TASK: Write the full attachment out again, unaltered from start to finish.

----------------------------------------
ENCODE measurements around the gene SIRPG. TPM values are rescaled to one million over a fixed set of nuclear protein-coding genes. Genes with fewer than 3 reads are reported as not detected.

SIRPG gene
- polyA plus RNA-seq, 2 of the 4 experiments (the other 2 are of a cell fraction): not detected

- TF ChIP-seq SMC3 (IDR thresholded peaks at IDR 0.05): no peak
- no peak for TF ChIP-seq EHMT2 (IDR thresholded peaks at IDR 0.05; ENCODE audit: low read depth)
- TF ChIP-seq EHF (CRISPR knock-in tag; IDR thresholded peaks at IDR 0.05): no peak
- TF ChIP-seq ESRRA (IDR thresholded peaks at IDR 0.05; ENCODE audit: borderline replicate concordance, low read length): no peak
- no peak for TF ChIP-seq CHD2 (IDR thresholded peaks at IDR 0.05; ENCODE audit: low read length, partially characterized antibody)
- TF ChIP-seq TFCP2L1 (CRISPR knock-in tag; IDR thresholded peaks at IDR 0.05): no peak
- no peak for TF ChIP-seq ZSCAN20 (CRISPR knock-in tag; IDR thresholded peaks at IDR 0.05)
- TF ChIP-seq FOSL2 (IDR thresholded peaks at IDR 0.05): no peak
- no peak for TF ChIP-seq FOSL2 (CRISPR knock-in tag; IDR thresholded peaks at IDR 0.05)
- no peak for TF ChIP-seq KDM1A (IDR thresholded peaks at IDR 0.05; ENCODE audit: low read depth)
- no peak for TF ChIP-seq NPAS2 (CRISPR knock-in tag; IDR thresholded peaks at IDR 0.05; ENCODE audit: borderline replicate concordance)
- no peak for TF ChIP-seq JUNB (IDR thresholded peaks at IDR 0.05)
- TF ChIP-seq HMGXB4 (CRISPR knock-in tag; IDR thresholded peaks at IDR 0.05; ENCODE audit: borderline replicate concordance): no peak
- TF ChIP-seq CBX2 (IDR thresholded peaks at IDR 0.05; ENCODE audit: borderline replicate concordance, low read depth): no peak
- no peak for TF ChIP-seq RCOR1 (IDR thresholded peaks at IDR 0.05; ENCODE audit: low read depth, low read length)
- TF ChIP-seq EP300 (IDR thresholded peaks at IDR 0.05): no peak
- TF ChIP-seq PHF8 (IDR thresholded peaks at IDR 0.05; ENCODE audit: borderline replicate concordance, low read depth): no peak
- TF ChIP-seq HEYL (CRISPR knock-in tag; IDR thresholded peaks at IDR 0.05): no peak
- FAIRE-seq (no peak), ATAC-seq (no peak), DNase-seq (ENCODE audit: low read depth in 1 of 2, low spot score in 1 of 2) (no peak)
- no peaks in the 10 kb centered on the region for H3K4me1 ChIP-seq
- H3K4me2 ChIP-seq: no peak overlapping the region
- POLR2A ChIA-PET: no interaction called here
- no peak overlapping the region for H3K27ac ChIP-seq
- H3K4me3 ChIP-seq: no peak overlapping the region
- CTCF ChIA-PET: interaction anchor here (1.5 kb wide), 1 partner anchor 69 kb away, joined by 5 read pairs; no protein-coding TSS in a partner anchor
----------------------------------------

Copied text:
ENCODE measurements around the gene SIRPG. TPM values are rescaled to one million over a fixed set of nuclear protein-coding genes. Genes with fewer than 3 reads are reported as not detected.

SIRPG gene
- polyA plus RNA-seq, 2 of the 4 experiments (the other 2 are of a cell fraction): not detected

- TF ChIP-seq SMC3 (IDR thresholded peaks at IDR 0.05): no peak
- no peak for TF ChIP-seq EHMT2 (IDR thresholded peaks at IDR 0.05; ENCODE audit: low read depth)
- TF ChIP-seq EHF (CRISPR knock-in tag; IDR thresholded peaks at IDR 0.05): no peak
- TF ChIP-seq ESRRA (IDR thresholded peaks at IDR 0.05; ENCODE audit: borderline replicate concordance, low read length): no peak
- no peak for TF ChIP-seq CHD2 (IDR thresholded peaks at IDR 0.05; ENCODE audit: low read length, partially characterized antibody)
- TF ChIP-seq TFCP2L1 (CRISPR knock-in tag; IDR thresholded peaks at IDR 0.05): no peak
- no peak for TF ChIP-seq ZSCAN20 (CRISPR knock-in tag; IDR thresholded peaks at IDR 0.05)
- TF ChIP-seq FOSL2 (IDR thresholded peaks at IDR 0.05): no peak
- no peak for TF ChIP-seq FOSL2 (CRISPR knock-in tag; IDR thresholded peaks at IDR 0.05)
- no peak for TF ChIP-seq KDM1A (IDR thresholded peaks at IDR 0.05; ENCODE audit: low read depth)
- no peak for TF ChIP-seq NPAS2 (CRISPR knock-in tag; IDR thresholded peaks at IDR 0.05; ENCODE audit: borderline replicate concordance)
- no peak for TF ChIP-seq JUNB (IDR thresholded peaks at IDR 0.05)
- TF ChIP-seq HMGXB4 (CRISPR knock-in tag; IDR thresholded peaks at IDR 0.05; ENCODE audit: borderline replicate concordance): no peak
- TF ChIP-seq CBX2 (IDR thresholded peaks at IDR 0.05; ENCODE audit: borderline replicate concordance, low read depth): no peak
- no peak for TF ChIP-seq RCOR1 (IDR thresholded peaks at IDR 0.05; ENCODE audit: low read depth, low read length)
- TF ChIP-seq EP300 (IDR thresholded peaks at IDR 0.05): no peak
- TF ChIP-seq PHF8 (IDR thresholded peaks at IDR 0.05; ENCODE audit: borderline replicate concordance, low read depth): no peak
- TF ChIP-seq HEYL (CRISPR knock-in tag; IDR thresholded peaks at IDR 0.05): no peak
- FAIRE-seq (no peak), ATAC-seq (no peak), DNase-seq (ENCODE audit: low read depth in 1 of 2, low spot score in 1 of 2) (no peak)
- no peaks in the 10 kb centered on the region for H3K4me1 ChIP-seq
- H3K4me2 ChIP-seq: no peak overlapping the region
- POLR2A ChIA-PET: no interaction called here
- no peak overlapping the region for H3K27ac ChIP-seq
- H3K4me3 ChIP-seq: no peak overlapping the region
- CTCF ChIA-PET: interaction anchor here (1.5 kb wide), 1 partner anchor 69 kb away, joined by 5 read pairs; no protein-coding TSS in a partner anchor